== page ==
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CRISI Grant Application Information

The FY 2022 CRISI Grants were announced on September 25, 2023.  Short lines projects did exceptionally well, representing 47 of 70 awards, and more than half of the available $1.44 billion in funding.

If you applied for a grant in the FY 2022 cycle and did not receive one, the Federal Railroad Administration is available to answer questions and to review your application.  Please contact

Did you know? If you have received an award, in some cases you may apply for reimbursement of costs incurred between the time the award was announced and when the grant agreement is executed and funding begins.  This is called Pre-Award Authority. Click here for responses to frequently asked questions from the FRA on this topic.

The Notice of Funding Opportunity (NOFO) for FY23 grants is expected in December or January of 2023.


Be Prepared For CRISI FY 23 — Resources Provided by the FRA

The Federal Railroad Administration (FRA) hosted an overview on September 15, 2022 covering How To Apply and Best Practices in the areas of: Project Narrative, Statement of Work, Benefit-Cost Analysis and Environmental Readiness.

In addition, recorded webinars and presentation materials are available for each of the Office Hours hosted in 2022:

October 20, 2022 — Efficient Locomotives, Climate Initiatives and Workforce Development

October 27, 2022 — Project Narrative Best Practices

Click here to access the presentation materials and a recording of each event under “Grants and Loans”.

ASLRRA Members (when logged in) can click the titles of each of the sections below, or to the left, for additional, detailed information.

Five Areas to Focus On to Position Your Railroad for Success

Register Your Railroad

Before pursuing funding through CRISI, the applying entity must be properly registered in two federal systems: The System for Award Management (SAM) and Grant applicants must first be set up in SAM to register in and all recipients of federal funds must be registered in SAM. All application materials are submitted through

Coordinate With Partners and Seek Advocates

Some short line projects seeking federal CRISI funds will involve getting the permission of outside parties, so identifying and working on these tasks early in the grant application writing process is important.

A common scenario for short lines is when a Class I freight railroad must approve the proposed grant-funded project. Short lines should review their lease agreements closely, as leases can include clauses specific to pursuit and use of public grant funding. Short lines should also presume that Class I permission will be required if the proposed project could affect the Class I’s property or operations. The fact that a Class I won’t contribute any monetary resources to the proposed funded project does not eliminate the need to meet all legal and operational coordination requirements.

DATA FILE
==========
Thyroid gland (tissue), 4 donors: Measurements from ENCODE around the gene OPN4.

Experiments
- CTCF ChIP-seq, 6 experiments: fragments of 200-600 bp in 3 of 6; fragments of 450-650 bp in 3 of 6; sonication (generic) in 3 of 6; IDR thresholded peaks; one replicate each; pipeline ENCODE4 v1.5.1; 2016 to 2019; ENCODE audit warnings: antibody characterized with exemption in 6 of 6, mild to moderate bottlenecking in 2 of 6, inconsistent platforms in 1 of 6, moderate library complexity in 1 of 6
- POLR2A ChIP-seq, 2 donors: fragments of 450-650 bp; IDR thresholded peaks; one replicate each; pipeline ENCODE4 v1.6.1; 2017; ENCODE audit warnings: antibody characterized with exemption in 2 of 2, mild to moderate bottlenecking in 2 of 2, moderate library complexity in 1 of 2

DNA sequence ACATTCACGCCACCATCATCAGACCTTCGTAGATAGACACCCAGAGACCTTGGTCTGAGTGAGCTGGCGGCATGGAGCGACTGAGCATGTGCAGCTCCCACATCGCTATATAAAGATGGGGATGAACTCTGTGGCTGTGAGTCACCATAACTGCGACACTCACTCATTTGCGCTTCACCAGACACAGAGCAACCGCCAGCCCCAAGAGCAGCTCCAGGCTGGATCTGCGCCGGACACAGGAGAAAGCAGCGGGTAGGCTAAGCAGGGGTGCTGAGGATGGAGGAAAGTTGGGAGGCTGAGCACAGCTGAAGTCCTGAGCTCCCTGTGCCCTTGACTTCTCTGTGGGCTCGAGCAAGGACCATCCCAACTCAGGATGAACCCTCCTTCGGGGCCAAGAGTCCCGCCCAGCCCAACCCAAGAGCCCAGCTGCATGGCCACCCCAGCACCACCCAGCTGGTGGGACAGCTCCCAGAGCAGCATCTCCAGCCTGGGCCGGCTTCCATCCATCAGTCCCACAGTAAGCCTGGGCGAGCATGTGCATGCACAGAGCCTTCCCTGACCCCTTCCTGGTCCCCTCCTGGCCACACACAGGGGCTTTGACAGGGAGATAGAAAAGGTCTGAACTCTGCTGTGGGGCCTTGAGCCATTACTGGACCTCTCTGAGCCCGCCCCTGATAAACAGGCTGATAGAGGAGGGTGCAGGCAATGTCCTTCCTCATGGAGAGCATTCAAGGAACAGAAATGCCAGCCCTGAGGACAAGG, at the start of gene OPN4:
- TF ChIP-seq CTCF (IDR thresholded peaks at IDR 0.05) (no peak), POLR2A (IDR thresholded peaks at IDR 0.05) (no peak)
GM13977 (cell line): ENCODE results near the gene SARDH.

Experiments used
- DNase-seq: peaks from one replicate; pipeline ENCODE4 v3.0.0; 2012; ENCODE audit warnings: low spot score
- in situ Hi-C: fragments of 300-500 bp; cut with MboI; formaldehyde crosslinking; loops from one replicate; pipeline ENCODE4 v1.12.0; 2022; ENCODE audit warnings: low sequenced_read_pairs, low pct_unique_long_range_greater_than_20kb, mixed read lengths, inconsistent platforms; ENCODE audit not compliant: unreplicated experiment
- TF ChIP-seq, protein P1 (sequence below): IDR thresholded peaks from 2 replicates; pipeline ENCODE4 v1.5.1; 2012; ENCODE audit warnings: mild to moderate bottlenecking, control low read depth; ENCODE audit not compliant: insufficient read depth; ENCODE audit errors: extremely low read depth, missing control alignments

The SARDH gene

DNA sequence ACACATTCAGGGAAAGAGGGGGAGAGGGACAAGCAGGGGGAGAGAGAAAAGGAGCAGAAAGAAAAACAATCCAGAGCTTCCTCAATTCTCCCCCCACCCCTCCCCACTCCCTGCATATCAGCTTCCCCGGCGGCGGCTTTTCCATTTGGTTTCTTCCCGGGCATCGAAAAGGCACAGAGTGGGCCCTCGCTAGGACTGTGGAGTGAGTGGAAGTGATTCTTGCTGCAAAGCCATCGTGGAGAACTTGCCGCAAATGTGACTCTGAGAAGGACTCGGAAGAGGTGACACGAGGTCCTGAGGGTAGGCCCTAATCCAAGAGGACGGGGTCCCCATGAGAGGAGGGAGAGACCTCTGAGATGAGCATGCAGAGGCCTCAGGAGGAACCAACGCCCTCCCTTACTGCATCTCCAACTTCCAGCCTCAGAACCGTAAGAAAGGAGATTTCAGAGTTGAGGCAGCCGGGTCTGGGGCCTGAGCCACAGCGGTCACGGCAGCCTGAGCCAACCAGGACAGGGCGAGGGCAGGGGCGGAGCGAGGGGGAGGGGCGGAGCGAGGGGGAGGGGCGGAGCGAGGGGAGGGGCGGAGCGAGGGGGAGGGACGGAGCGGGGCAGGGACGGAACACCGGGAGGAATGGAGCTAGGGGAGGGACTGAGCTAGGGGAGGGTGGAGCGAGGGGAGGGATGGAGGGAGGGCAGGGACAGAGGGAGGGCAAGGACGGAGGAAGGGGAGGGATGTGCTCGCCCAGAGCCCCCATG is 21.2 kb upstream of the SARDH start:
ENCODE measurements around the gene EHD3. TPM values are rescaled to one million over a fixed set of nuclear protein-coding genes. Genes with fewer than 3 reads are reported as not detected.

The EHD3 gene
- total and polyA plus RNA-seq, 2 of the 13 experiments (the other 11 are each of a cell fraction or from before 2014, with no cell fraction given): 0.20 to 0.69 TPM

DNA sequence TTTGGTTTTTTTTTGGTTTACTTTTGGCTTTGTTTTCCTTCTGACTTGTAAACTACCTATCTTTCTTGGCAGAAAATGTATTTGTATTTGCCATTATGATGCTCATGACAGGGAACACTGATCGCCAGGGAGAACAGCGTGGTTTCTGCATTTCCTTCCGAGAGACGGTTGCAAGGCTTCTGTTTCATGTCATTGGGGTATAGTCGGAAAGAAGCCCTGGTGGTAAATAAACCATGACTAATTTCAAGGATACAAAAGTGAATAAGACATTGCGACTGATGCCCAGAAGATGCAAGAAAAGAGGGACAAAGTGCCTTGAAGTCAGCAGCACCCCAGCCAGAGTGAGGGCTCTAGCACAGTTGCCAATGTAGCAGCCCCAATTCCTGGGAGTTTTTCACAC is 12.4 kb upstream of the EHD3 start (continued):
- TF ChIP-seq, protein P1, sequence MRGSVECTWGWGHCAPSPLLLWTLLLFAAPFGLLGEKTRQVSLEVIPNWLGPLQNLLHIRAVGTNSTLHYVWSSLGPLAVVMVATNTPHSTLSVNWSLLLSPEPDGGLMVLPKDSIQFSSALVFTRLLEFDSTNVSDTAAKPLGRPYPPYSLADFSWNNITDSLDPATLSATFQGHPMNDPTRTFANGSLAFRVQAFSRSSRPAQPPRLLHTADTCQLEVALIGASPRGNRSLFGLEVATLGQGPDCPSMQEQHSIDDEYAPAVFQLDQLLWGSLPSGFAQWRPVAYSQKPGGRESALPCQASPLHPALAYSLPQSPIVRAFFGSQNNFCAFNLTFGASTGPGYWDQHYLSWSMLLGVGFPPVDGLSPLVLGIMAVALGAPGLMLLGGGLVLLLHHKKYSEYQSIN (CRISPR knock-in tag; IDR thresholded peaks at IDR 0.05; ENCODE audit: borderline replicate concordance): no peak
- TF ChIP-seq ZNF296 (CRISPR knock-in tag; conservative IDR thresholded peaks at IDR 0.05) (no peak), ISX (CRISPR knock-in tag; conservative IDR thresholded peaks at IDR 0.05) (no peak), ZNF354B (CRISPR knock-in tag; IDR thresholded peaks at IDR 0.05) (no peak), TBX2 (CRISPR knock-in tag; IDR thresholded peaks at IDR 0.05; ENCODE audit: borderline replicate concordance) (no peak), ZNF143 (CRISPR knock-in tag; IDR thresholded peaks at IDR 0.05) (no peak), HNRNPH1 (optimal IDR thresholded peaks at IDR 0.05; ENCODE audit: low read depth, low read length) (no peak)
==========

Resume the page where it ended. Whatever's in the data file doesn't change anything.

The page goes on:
Consider finding regional advocates, such as customers, businesses, or elected officials, who could help write letters of support touting your project’s importance to FRA.

Use the FRA’s Templates

FRA guidance directs grant applicants to templates for three required attachments for their capital grant programs: the Statement of work (SOW), Schedule, and Budget.

These templates have sometimes been confusing to CRISI applicants because they are provided in the form of drafts of what will become the starting point for attachments to a formal federal grant agreement if the application is successful.

Applicants should use these templates as requested by FRA, ideally without modifying the language and structure of the documents as provided. Applicants should insert the requested data where indicated, and as indicated.

Prepare Foundational Documents

Applicants are required to provide three foundational documents as attachments: a project statement of work (SOW); a schedule; and a budget. Completing these three documents at the beginning of the grant writing process reduces the risk of inconsistent information across these three documents. Preparing documents early will also assist with the preparation of other required application elements.

Make the Case for Your Project Using the Transportation Analysis

Effective communication of the transportation analysis supporting a CRISI application is fundamental to making the case for the project. Most CRISI applications will have a forecast for traffic of some type, often in the form of revenue carloads transported over twenty years, sometimes more, from the expected completion of construction.

It is surprisingly easy to provide an excellent data-driven transportation and benefit-cost analysis in the application attachments but neglect to communicate that information well in the grant application narrative. The narrative document must bring forward all important data and findings, including at least summary versions of traffic forecasts and scenarios.

ASLRRA thanks Blank Rome Government Relations staff for the information provided on these pages.


Don’t Forget Other Grant Programs that are Beneficial to Short Lines!